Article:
Pages

Monday, February 15, 2016

How I Saved $500 a Year On My Cell Phone

My first cell phone was handed down to me from my now ex when he "upgraded" to a newer model. There was no contract for my second-hand Android phone by that point and so I stayed on my ex's plan for about $60/month (I don't remember the exact monthly cost).

I did not understand data plans yet.

Eventually that phone started having a lot of problems so I went to my ex for cell phone advice because he "knows about those things." He got me set up with a brand new iPhone 6 with a top-of-the-line data plan with Bell Aliant. I asked if I really needed all that data. "Oh yes!" he said.

That's how my monthly cell phone bill went from $60/month to $110/month!

I was actually told I could not opt for a smaller data plan with my new iPhone 6. So there I was, locked into a contract with a data plan I did know I did not need.

Well since then I have become much more familiar with cell phones and more importantly, how often and in what ways I use my cell phone.

When I started being mindful of my personal finances last year, my cell phone bill was one of my biggest annoyances. I gritted my teeth every time I paid off that $110 bill. I started to message customer support about reducing my bill. There was very little wiggle room save for a $10 Apple Care fee (insurance).

Even though I used far less than half of the data I had on my plan, there seemed to be little I could do but wait for the 13 months left on my contract to run out.

Then I found out that Eastlink buys out competitor contracts and gives you up to $200 towards your contract termination fee! (Note: I got the full $200 reimbursement.)

So I carefully reviewed their data plans to find one that worked for me and would still meet their minimum data plan requirement for the buy out (I went with the minimum data plan requirement).

I calculated my costs and my break-even point using the Wireless Plan Calculator (see my calculations below).

I made the switch.

My new total cell phone bill (including tax) is $64. It is still not cheap.

The data plan is still more than I need (TIP: Use wifi, not data!)

However, since Eastlink is also my Internet provider, I now get a $15/month discount on my Internet (new total is $74.70/month).

So I am now saving approximately $60/month on cell phone and Internet combined.

Note: I do not have a landline. My cell phone also has unlimited text and Canada-wide long-distance. I do not have any other extra services on my plan like insurance. I am now contract free!

After I feel like I've been fair and given Eastlink enough of my business for buying out my contract, I will look into my options for further reducing my cell phone bill.

My Wireless Plan Calculator Results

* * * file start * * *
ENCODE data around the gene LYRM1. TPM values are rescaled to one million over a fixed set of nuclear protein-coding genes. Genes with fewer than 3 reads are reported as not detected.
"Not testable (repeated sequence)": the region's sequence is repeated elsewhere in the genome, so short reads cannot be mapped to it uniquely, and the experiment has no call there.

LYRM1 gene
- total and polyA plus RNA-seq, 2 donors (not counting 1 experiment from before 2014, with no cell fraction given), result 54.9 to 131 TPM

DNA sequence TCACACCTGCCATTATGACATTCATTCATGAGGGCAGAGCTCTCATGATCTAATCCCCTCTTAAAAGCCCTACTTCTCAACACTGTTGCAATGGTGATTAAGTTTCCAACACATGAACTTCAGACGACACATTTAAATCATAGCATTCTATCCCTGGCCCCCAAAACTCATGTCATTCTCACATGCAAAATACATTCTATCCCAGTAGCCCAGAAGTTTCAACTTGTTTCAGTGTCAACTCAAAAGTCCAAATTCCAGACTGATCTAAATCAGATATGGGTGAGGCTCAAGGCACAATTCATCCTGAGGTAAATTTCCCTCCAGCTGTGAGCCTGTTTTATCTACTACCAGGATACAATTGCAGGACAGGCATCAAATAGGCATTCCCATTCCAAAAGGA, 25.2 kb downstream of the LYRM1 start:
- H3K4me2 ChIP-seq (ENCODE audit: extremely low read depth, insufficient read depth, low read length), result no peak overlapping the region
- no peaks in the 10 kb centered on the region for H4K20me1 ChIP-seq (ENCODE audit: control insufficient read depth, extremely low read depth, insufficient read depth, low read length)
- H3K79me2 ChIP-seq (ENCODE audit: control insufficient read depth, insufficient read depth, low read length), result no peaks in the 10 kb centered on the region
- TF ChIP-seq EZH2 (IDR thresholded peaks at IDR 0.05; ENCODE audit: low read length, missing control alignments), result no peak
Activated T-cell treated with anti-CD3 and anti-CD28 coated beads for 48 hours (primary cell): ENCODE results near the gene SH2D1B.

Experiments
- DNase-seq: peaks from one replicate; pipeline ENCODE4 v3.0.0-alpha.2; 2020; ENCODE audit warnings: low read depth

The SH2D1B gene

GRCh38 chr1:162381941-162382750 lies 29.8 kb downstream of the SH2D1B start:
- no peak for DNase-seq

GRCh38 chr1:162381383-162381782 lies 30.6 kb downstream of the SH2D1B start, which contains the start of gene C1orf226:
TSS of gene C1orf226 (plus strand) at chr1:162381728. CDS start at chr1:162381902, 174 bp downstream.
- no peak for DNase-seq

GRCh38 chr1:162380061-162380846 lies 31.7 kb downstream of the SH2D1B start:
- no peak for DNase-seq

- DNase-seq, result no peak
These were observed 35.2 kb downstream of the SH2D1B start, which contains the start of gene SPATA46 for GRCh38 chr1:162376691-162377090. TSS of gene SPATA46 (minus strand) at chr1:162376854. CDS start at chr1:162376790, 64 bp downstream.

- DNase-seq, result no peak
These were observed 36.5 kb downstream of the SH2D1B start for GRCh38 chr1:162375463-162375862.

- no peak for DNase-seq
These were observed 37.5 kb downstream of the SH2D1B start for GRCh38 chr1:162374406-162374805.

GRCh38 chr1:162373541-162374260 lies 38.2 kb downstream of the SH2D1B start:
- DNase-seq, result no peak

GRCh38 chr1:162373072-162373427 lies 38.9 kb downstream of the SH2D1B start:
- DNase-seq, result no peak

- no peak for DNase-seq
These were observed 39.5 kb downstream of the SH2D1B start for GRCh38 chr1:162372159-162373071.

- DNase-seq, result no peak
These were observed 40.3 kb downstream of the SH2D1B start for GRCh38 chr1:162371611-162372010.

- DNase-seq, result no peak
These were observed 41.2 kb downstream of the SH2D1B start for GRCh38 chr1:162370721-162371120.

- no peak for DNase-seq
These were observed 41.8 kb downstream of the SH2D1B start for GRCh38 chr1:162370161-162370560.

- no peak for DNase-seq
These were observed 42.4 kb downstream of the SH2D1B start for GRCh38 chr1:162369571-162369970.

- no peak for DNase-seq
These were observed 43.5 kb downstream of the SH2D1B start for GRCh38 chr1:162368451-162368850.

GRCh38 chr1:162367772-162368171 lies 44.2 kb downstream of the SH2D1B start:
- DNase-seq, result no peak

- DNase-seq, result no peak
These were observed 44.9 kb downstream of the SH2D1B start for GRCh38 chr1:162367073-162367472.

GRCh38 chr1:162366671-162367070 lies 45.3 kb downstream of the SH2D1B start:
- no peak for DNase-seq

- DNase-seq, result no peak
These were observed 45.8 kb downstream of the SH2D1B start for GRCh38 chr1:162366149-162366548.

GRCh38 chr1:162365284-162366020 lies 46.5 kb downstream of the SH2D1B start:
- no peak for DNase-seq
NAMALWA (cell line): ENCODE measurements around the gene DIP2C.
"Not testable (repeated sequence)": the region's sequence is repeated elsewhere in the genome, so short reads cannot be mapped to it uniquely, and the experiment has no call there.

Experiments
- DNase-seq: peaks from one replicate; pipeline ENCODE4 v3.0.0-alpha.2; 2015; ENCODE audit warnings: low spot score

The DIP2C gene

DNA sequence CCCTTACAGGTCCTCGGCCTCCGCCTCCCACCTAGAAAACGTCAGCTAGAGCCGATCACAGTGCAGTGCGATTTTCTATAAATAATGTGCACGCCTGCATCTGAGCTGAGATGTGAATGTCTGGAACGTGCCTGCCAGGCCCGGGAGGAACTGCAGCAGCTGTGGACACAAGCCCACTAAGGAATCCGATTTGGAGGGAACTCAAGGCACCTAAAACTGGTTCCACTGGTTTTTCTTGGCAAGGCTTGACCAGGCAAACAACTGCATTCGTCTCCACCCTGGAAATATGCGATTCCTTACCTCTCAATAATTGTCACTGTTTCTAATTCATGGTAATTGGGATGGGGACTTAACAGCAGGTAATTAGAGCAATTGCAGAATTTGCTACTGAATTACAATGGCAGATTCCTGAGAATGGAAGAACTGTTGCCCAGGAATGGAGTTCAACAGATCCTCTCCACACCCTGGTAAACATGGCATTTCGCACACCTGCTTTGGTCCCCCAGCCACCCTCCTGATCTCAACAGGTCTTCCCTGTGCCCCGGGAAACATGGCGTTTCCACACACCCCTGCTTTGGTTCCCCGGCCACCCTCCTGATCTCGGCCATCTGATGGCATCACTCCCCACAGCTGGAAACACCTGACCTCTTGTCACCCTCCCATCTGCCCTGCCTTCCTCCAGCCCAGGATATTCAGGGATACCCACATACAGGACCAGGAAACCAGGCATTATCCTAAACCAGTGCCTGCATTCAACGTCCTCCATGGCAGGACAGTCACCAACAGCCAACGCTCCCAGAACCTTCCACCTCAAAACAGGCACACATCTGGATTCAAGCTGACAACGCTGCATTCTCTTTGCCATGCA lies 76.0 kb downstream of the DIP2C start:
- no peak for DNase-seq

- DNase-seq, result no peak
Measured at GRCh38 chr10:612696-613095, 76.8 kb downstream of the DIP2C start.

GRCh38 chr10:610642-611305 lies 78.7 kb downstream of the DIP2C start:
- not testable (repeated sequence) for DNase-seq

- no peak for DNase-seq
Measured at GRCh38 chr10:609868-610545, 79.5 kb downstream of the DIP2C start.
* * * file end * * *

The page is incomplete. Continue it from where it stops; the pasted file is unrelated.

How I calculated my contract termination fee:

$57 unlocking fee
$333.27 cancellation bill
MINUS $200 (buy out fee from Eastlink)

Current Cell Phone Plan

Cost per month (before tax):
$96.43
Contract termination fees:
$190.27
Months left on contract:
  13

New Cell Phone Plan

Cost per month (before tax):
$55.00
Cost of new equipment (optional)*:
$0
Set-up fees (optional):
$0

  


You will break even on investment in 4.6 months, and save $348.32 over the lifetime of your contract by switching today.

After the break even period, switching to this new plan should save you about $497.16 per year on your wireless budget.

Wednesday, February 3, 2016

Why Graceful Simplicity

Welcome to my new blog.  Recently I've gained some clarity as to what I would like my life to look like. You can read a bit about that and what I envision for this blog here.

In mid-2015 I really starting being mindful of my personal finances, as I realized it is key to reaching my dreams. I reached my first financial goal last year of saving $5,500 and got free of a mortgage I still shared with an ex (whom I was with for 10 years). I currently have no debt, which is a huge bonus! Soon I'll write a post about this year's financial goals.

My ultimate goal is to buy or built a small cottage in the country and semi-retire! With some financial independence I can work freelance and/or part-time doing any old job (marketing jobs are hard to come by in rural areas!) and earn enough to cover living costs and save for full retirement without having to spend 8 hours a day, 5 days a week staring at a computer screen. I'll spend the rest of my time cottage homesteading and doing whatever else I feel like.

In the meantime, I am very content with living in a small city and creating an intentional, minimalist homemaking lifestyle in my little studio apartment.

With this blog I hope to share my stories and lessons I'm learning along the way.